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About a month ago, there were whispers that Chicago Cubs manager Lou Piniella would like to see Sean Marshall in the bullpen because he is a reliable lefty. But at the time, Marshall was a significantly better starting pitcher than the next in line, and it didn’t make sense to make the switch.

With the possible emergence of Randy Wells as an adequate starter, perhaps the luxury of moving Marshall to the pen is coming back in vogue.

Piniella hasn’t decided whether to start Randy Wells on Thursday or go with Ryan Dempster on his regular rest. But Wells will be sticking around, either as a reliever or starter, depending on whether Sean Marshall moves into Cotts’ role as late-inning left-hander. chicagotribune.com.

I have long supported moving Marshall to the bullpen. As much as I love Marshall and think he is an excellent starter, for this particular team, he’s better suited for the pen.

First of all, the pen is struggling, and is in desperate need of reliable guys who can come in and throw strikes – Sean Marshall has already proved he can do that.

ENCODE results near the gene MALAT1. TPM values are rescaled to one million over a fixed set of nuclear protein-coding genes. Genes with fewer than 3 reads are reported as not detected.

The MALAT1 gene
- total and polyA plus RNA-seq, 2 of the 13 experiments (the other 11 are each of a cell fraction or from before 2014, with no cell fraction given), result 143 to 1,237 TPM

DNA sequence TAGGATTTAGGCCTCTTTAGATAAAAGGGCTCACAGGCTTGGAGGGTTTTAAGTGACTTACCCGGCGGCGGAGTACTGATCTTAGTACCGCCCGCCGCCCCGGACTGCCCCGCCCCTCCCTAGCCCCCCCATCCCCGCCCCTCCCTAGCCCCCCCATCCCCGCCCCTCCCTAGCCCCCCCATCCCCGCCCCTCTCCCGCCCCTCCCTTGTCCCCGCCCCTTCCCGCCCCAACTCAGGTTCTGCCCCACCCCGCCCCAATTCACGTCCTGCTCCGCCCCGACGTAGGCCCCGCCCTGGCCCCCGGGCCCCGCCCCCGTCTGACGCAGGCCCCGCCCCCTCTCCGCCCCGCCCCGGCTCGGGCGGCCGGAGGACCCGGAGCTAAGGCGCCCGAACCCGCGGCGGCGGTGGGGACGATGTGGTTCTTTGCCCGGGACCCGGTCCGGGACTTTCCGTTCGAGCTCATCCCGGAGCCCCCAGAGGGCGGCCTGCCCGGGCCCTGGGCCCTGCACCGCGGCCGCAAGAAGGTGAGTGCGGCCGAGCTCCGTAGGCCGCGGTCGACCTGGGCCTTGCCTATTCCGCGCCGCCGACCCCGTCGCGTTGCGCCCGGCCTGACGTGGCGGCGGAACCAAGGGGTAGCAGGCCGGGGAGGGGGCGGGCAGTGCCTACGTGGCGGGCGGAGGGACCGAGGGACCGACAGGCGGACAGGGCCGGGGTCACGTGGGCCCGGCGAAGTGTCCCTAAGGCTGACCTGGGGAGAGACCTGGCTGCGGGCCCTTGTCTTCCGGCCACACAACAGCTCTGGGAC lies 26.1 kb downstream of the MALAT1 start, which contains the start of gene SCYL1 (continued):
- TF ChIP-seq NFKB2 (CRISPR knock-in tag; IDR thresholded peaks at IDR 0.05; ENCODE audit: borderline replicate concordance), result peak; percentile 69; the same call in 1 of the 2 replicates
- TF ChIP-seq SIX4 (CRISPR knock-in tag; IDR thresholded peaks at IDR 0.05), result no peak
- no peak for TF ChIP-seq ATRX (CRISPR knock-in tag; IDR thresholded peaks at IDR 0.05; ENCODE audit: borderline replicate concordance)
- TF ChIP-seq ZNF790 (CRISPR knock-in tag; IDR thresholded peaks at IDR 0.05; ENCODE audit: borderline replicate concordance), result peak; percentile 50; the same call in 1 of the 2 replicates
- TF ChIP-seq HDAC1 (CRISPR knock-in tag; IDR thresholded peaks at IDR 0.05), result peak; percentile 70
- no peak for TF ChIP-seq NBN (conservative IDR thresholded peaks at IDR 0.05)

Second, the pen lacks a quality lefty – Sean Marshall is a quality lefty.

Third, the Cubs could use a guy who can come out of the pen for long stretches or even swing a start or two – Sean Marshall has already proved he can do that.

Fourth, Sean Marshall is, ironically, killing the bullpen with his consistent five-inning starts. With a bullpen as troubled as this in the middle innings, the Cubs need starters than can consistently go six, seven innings deep. Marshall has never been able to do that, and hasn’t started doing it this year.

One caveat that I would like to point out: Lou has much more confidence in Randy Wells than I do. He’s had one start where he went five innings, and looked ok. He’s dominated this year at AAA, but he was a bit old compared to his competition. His stuff has never looked overwhelming, and it’s easy for a new pitcher to mow down a lineup when there isn’t a scouting report on him.

  • gordo

    “Sean Marshall has already proved he can do that.”

    With “has” it’s “proven” not “proved”:

    Sean Marshall has already proven he can do that.

    Or

    Sean Marshall already proved he can do that.

    • Ace

      Even worse, it was a split modifier! Double suck for me!

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